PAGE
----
It may thus be defensible for an employer to not notify all laid off workers in the occupation for which labor certification is sought, or a related occupation, unless the laid off worker is potentially qualified for the position. Of course, when in doubt, the employer must contact the laid-off worker per the new DOL FAQ. Unfortunately, in the world of labor certification, the DOL imposes unrealistic requirements and burdens upon employers, and one can never know how the DOL will react when an employer justifies that its reason for not notifying laid-off workers was because they were unqualified for the position. The DOL has publically indicated that BALCA does not speak for it, and it may not consider itself to be bound by Matter of Federal Home Loan Mortgage Corp or Cisco Systems. Therefore, employers are advised to tread very cautiously when workers have been laid off within six months prior to filing a labor certification on behalf of a foreign national employee.


By Gary Endelman and Cyrus D. Mehta

“The journey of a thousand miles begins with a single step” Lao –Tzu, Chinese philosopher (604 BC-531 BC)

Ed. note – This article updates information from a previous piece, “Answer Man: Assisted Reproductive Technology and U.S. Immigration Law.”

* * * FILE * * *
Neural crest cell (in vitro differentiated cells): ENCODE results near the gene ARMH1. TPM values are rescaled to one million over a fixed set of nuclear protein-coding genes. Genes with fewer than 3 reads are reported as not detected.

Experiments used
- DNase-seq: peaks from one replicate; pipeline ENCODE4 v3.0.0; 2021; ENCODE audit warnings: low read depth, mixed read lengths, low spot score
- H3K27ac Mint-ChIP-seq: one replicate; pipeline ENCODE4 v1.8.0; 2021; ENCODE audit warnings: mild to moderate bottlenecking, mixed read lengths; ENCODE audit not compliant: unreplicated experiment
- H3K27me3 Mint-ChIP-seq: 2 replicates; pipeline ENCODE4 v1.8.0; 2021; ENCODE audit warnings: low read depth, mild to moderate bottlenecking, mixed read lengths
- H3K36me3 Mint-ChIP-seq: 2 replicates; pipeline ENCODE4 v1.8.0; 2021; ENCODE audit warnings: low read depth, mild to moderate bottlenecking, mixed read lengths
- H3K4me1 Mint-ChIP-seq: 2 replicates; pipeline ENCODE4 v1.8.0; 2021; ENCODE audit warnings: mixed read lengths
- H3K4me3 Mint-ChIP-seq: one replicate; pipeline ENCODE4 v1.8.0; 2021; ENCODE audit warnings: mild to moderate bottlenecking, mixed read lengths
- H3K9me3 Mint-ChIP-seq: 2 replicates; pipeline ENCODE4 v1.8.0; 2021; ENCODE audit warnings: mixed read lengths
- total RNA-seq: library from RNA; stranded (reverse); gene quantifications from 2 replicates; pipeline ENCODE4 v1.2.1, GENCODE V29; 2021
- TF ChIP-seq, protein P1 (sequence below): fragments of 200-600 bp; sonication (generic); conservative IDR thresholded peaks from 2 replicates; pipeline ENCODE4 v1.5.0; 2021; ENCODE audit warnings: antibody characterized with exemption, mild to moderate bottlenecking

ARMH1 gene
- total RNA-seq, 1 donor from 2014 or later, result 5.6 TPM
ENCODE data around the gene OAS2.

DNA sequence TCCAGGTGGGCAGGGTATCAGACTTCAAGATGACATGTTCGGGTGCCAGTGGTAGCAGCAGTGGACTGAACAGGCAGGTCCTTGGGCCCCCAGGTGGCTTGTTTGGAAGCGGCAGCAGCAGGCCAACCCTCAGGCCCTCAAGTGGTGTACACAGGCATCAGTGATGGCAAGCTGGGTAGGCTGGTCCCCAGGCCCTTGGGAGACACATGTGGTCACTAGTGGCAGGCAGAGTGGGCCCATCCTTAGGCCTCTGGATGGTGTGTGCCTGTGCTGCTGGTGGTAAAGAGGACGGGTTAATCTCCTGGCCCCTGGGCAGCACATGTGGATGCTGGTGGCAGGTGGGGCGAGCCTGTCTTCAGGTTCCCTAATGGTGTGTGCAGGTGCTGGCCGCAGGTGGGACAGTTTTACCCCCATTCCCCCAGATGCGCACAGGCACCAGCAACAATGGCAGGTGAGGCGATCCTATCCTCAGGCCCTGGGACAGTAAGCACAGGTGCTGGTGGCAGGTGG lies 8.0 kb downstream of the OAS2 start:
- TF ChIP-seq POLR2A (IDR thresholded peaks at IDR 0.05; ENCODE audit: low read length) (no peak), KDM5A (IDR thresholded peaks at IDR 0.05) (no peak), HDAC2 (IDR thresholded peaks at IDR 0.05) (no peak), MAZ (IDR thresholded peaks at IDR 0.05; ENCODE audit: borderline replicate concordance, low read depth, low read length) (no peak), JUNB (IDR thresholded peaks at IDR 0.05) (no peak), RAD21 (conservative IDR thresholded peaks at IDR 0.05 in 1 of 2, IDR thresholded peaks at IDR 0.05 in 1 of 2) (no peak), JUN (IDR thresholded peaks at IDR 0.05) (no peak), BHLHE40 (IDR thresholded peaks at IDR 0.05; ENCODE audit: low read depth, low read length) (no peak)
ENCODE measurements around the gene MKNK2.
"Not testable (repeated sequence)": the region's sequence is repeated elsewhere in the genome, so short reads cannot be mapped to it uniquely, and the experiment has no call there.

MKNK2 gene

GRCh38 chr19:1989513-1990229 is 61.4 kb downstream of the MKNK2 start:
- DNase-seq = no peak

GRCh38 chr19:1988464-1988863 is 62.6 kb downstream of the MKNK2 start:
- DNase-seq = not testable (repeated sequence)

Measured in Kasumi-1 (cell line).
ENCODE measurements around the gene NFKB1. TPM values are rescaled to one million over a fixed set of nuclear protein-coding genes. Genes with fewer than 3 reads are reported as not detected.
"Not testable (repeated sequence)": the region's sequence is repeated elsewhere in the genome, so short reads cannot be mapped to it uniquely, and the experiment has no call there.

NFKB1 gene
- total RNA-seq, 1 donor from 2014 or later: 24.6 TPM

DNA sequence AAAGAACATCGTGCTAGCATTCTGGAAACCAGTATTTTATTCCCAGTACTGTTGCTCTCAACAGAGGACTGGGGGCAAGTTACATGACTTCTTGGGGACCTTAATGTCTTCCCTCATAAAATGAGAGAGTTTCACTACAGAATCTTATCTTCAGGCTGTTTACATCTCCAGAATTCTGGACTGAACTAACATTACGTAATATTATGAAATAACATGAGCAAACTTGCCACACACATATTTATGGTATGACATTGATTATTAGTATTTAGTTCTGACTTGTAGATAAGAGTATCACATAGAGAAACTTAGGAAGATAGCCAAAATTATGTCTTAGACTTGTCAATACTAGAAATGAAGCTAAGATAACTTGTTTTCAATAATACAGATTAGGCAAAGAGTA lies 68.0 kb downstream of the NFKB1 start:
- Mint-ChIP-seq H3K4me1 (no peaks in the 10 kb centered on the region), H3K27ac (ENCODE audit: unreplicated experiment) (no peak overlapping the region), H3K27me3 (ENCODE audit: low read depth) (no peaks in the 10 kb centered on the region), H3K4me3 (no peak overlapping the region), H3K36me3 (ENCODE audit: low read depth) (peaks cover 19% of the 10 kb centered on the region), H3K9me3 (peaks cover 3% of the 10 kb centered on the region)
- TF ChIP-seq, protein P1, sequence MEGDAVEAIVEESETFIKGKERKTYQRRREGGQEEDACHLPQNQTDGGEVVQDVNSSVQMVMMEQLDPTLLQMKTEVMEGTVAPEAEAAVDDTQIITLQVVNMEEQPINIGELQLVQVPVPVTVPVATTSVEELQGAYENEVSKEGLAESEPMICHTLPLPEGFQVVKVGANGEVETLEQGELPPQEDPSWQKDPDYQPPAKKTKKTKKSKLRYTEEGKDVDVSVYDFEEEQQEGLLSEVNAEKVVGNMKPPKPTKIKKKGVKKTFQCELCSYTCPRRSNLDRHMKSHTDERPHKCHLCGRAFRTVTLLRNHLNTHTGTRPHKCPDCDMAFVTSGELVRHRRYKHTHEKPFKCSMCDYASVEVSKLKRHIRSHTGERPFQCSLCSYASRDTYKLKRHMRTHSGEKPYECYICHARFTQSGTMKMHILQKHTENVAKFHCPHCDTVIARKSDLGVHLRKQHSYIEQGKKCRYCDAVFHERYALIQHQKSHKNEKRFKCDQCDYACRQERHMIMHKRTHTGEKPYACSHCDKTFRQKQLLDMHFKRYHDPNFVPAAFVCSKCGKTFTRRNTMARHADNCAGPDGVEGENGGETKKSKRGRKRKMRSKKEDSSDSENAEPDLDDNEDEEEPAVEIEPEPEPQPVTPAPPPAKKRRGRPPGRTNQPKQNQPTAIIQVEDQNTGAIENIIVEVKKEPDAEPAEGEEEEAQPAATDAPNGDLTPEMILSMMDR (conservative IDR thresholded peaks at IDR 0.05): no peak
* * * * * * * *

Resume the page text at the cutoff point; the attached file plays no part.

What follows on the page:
The Department of State has announced a major and most welcome policy shift to facilitate the transmission of American citizenship to children born outside the United States using Assisted Reproductive Technology (ART). It will no longer be necessary in all such cases for the “mother “to have a genetic link to the child. The Department has happily now recognized that American mothers can pass on citizenship to children to whom they give birth regardless of whose egg was used for conception. The “mother” must be the legal mother at the time and place of the child’s birth and the gestational mother. Under the new State Department policy, the biological mother can either be the genetic or the gestational mother; the biological father can obviously only be the genetic father.  The State Department policy goes onto clarify: 

If the child is biologically related to a US citizen father, but not to the father’s spouse, the case would be treated as a birth out of wedlock to a U.S. citizen father, pursuant to INA 309(a), and the father would have to meet the additional requirements of that section.  If the child is biologically related to a U.S. citizen mother, but not her spouse, the case would be treated as a birth out of wedlock to a U.S. citizen mother, and would have to meet the requirements of INA 309(c).  If the child is the biological child of both parents, and the biological parents are married to one another, INA 301 requirements would apply, including a requirement that at least one of the US citizen parents had resided in the United States prior to the child’s birth.